[svlug] More links about ssds
newmans at sonic.net
Thu Jun 2 10:40:03 PDT 2016
(combining multiple responses)
On 06/02/2016 12:56 AM, Rick Moen wrote:
> Several _actual_ experts on SSDs (includign Sarah Newman) were kind
> enough to help from the audience, and identified a couple of the many
> additional subtopics that might have been included.
Hah. Thanks, but my level of knowledge is only a few days more of research :) I haven't been using SSDs in production at large scale.
On 06/02/2016 09:48 AM, Rick Moen wrote:
> Sarah made the interesting point that she's seen SSDs fail
> catastrophically with very little advance indication of impending doom,
> which might take one by surprise if one is used to HDs that _most_ often
> signaling frantically that they're on their last legs and you should be
> doing that final backup instanter.
It was not from personal experience. I was talking about this article from the same source Marc Merlin referenced:
http://techreport.com/review/26523/the-ssd-endurance-experiment-casualties-on-the-way-to-a-petabyte/2 "When we checked on the SSDs after 900TB of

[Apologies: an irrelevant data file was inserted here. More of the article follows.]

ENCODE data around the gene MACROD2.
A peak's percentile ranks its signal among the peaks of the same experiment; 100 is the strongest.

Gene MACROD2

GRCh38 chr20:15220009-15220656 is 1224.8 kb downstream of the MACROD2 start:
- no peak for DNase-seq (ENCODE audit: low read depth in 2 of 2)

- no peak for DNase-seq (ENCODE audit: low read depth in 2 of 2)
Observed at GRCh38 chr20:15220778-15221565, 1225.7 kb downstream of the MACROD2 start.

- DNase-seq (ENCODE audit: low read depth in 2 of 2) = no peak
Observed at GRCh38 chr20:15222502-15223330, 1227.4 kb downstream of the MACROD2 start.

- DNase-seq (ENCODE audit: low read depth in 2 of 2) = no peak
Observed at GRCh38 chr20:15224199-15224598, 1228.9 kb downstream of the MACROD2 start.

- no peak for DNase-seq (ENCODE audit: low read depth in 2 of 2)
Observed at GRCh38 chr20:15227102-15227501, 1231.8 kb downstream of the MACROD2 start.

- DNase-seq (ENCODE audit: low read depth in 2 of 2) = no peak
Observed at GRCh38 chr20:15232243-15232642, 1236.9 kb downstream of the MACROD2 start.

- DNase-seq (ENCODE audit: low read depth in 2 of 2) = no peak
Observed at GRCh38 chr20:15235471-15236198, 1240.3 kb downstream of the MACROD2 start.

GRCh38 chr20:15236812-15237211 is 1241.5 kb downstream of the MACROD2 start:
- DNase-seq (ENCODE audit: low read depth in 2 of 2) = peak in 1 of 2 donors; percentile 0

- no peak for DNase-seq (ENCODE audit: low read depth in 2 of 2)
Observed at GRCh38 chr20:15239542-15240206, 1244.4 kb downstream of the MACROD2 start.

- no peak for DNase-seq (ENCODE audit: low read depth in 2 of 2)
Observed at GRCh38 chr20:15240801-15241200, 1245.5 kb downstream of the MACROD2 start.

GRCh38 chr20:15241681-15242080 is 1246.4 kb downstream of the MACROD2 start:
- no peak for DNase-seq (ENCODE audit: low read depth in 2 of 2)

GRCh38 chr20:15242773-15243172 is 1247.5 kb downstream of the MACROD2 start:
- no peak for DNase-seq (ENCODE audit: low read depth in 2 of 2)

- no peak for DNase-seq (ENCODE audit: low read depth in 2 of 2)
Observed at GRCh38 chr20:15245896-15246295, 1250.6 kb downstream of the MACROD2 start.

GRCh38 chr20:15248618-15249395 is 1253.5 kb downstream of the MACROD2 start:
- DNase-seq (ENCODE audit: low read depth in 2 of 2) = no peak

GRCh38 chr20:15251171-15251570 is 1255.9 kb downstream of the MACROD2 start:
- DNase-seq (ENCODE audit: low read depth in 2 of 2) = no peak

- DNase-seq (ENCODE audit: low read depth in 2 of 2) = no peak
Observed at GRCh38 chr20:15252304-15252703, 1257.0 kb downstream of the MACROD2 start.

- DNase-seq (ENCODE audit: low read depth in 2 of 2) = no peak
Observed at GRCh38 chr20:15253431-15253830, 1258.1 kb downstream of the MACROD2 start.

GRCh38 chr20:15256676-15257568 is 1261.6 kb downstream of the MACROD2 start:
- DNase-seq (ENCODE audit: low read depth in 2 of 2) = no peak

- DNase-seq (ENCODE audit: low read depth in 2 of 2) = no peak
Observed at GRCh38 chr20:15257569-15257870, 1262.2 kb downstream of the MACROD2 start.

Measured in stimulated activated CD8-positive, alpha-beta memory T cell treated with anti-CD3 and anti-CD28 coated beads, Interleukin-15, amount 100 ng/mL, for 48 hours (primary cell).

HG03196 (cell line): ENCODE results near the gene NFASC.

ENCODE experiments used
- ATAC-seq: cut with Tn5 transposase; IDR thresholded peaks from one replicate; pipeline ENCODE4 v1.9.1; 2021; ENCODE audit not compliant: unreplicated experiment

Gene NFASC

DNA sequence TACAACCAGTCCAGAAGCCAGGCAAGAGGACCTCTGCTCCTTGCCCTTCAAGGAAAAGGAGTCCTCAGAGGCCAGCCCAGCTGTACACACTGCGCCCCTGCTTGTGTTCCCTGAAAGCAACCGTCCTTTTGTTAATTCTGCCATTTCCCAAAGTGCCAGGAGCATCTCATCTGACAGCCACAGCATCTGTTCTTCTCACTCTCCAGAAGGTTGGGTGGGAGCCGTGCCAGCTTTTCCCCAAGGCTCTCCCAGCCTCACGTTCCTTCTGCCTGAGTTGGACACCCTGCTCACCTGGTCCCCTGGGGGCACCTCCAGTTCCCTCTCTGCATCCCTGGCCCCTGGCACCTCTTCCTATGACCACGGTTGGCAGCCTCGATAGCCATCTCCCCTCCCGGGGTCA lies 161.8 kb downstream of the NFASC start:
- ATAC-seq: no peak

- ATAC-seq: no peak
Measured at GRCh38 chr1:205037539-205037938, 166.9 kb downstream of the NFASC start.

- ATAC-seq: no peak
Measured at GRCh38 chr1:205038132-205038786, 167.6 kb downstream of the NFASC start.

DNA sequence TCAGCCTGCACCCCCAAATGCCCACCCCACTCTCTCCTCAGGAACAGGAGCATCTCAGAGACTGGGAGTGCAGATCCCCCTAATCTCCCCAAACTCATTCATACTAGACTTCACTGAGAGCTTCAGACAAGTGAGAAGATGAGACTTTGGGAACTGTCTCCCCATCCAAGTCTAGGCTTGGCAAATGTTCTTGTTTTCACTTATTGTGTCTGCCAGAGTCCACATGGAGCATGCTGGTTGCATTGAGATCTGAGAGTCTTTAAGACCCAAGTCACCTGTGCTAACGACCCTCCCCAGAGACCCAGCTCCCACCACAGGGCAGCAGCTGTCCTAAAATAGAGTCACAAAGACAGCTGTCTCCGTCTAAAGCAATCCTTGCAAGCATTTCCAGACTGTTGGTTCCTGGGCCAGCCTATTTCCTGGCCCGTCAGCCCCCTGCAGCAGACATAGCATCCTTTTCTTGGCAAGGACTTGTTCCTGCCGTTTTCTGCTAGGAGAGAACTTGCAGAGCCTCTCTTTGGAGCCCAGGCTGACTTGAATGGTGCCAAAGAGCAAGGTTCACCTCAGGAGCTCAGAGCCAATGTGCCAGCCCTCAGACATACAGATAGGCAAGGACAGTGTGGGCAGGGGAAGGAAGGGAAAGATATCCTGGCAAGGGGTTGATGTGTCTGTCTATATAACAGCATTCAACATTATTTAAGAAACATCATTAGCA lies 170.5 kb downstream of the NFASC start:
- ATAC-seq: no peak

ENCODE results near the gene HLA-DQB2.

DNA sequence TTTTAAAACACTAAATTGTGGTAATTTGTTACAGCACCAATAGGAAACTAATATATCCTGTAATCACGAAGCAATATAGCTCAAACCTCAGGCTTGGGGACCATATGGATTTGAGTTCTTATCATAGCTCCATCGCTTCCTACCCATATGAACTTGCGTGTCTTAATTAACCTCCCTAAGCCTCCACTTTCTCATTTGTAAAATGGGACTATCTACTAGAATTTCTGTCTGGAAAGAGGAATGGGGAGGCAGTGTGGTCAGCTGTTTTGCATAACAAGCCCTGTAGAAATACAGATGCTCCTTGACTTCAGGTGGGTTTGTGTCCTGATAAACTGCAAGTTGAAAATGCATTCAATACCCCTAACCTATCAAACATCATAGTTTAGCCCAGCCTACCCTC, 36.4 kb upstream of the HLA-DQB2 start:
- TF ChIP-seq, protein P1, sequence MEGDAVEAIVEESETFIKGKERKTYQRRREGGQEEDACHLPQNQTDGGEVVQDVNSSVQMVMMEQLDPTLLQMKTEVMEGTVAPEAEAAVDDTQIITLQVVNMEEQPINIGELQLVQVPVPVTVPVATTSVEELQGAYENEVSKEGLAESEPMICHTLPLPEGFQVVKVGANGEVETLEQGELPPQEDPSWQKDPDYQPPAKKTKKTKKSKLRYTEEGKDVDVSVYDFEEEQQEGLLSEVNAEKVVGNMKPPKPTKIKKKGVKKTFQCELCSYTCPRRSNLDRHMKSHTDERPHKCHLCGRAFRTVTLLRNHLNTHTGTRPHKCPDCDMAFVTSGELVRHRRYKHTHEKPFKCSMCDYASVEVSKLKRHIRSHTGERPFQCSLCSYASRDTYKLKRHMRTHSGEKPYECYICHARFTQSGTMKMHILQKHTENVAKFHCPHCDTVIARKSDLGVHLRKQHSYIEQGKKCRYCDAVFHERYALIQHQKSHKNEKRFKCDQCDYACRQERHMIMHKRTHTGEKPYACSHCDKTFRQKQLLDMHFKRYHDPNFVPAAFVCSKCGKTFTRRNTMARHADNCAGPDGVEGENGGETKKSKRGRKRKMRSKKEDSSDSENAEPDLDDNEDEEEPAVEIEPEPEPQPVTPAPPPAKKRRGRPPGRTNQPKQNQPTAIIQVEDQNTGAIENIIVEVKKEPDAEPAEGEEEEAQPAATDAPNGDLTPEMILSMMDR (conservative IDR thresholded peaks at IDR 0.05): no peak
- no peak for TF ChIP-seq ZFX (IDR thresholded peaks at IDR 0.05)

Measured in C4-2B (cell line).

writes, the 840 Series was still functional, and Samsung's own SSD Magician software gave it a clean bill of health. The 840 Series didn't make it to
a petabyte, though. It died suddenly in the last leg, without any preceding SMART warnings."
RAID and SSDs are another interesting topic. I think this is a reasonable overview though it's from 2011:
I get the impression it's more likely for SSDs with the same age and workload to fail concurrently than with hard drives, though I don't know how
serious that risk is in practice if the SSDs you're using aren't designed to self-destruct after a certain number of wear cycles.
It doesn't hurt to mix manufacturers and/or hours of use within a single array. Unevenly distributed parity (if using parity-based RAID) is another
approach to reduce the possibility of having multiple drives fail concurrently: http://www.cs.yale.edu/homes/mahesh/papers/eurosys10-diffraid.pdf
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